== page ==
"It was incredible. He was so good," said Nelson. "What didn't he do?... He guarded, scored, assists, tough, led. That's why I like watching him so much."
Not that Davis was chopped liver himself. After a first quarter in which he seemed to be favoring his sore hamstring, finishing with no points and two turnovers, he warmed up fast in the second. Davis scored 17 points in the quarter without missing a shot, putting the Warriors up 66-63 at the break.
But ultimately, Game 1 came down to the size of Utah triumphing over the speed of Golden State. For much of Monday night's game there was an almost comic lineup situation in which the Warriors played with five perimeter players while the Jazz used four interior players and one guard against them.
Not surprisingly, the result was that the Jazz totally dominated on the glass, with Utah grabbing as nearly offensive boards (20) as the Warriors had on the defensive glass (22). Carlos Boozer led the way with 10, including a go-ahead putback in the fourth quarter -- helping make up for a disappointing offensive effort in which he struggled against the fronting defense of smaller Warriors players, mostly Jackson and Matt Barnes.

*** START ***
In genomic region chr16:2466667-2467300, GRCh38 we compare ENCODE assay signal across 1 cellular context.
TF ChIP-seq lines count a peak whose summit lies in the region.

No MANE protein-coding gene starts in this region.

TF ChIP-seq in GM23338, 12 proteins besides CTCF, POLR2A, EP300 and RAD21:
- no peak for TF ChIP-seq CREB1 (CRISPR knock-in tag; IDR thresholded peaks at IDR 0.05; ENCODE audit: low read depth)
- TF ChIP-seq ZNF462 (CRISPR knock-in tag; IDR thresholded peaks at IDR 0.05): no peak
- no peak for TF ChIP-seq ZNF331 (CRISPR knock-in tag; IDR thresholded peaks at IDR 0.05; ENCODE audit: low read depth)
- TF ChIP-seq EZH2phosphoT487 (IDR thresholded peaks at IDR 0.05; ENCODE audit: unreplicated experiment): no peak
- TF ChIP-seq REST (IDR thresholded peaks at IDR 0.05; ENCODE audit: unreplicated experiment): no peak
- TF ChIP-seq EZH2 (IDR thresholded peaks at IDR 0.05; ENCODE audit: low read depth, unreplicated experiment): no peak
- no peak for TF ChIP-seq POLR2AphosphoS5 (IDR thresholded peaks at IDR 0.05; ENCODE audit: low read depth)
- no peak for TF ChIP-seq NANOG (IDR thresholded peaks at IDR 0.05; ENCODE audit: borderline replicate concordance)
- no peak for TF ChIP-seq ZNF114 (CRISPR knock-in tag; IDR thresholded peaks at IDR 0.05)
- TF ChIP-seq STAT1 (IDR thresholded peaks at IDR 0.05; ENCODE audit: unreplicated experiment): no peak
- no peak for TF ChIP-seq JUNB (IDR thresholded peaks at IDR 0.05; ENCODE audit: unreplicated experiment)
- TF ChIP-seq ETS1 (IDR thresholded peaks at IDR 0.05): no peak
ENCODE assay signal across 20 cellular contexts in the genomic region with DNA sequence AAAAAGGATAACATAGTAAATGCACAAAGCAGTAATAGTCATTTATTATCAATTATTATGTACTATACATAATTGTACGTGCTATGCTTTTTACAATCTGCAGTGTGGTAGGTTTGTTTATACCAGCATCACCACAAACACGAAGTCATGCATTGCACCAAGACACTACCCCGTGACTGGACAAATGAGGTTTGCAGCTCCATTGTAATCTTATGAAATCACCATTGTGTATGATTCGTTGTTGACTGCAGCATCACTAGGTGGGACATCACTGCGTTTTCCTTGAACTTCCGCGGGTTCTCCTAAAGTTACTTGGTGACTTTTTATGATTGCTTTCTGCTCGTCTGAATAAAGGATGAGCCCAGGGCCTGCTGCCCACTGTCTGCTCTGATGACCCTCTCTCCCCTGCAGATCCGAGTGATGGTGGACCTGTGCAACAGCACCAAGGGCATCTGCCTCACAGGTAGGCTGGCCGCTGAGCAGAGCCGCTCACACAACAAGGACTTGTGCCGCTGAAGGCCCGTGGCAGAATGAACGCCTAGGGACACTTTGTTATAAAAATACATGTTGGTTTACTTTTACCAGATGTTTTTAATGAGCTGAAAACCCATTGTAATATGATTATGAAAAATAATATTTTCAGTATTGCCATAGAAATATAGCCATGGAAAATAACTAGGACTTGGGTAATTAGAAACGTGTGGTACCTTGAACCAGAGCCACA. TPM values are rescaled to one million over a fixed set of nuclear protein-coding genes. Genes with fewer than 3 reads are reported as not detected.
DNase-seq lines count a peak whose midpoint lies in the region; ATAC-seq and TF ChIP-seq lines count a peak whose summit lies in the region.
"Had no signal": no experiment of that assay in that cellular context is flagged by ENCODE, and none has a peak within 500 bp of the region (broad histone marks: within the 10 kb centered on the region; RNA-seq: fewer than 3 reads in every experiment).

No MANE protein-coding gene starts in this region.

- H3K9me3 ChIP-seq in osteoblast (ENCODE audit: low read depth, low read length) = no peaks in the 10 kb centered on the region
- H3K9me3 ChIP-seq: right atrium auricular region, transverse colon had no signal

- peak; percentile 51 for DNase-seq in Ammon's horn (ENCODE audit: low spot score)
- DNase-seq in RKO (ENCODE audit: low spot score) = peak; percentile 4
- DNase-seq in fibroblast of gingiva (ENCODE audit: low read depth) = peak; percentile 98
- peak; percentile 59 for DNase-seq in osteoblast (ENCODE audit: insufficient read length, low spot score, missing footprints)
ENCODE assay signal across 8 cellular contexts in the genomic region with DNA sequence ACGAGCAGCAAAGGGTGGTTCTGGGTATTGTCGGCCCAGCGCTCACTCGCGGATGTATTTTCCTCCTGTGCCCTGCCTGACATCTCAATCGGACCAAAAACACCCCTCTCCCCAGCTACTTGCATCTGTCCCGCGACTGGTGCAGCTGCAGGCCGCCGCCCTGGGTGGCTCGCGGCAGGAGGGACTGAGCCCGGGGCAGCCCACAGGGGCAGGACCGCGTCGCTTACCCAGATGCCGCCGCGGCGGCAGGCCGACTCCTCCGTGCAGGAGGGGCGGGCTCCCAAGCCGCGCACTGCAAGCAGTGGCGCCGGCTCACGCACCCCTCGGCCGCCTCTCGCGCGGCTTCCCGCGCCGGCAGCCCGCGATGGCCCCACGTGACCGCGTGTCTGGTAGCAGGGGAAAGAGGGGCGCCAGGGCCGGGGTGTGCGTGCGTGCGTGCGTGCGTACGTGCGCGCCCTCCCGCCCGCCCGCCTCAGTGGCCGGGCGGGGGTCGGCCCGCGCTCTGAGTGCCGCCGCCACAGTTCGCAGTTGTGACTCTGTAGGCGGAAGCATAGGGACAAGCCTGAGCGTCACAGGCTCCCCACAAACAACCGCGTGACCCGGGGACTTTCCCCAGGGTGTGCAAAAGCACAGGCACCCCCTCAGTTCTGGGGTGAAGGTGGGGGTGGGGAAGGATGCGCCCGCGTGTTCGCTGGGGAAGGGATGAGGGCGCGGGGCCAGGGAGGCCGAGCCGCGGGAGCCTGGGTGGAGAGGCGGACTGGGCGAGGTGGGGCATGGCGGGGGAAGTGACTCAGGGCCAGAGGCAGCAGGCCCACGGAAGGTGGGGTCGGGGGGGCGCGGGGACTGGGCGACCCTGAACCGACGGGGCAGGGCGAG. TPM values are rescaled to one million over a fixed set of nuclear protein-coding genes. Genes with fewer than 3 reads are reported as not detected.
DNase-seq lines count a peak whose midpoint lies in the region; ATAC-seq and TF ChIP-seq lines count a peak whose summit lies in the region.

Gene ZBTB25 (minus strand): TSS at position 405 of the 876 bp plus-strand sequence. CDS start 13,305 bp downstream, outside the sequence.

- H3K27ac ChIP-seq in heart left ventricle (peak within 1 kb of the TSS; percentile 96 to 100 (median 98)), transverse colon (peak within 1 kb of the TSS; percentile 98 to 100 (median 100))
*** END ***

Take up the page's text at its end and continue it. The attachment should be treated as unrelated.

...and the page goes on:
"They were double- and triple-teaming me," Boozer said. "So I told my guys, 'Look, you all just take the shots and I'll go offensive rebound.'"
"That's what killed us. You can't win when you give somebody 20 rebounds," Barnes said. "That's the one bad thing about playing smallball ... I'm 215, he's 260. I've just got to work harder to keep him off the glass."
But the nice thing about a Game 1 like this is that we still have the possibility of six more to come. Which means tonight was as much about what it portends for the rest of the series as it was about the result. Both teams will have plenty of work to do as they prepare for Wednesday's Game 2.
And there are almost too many juicy subplots to keep track of: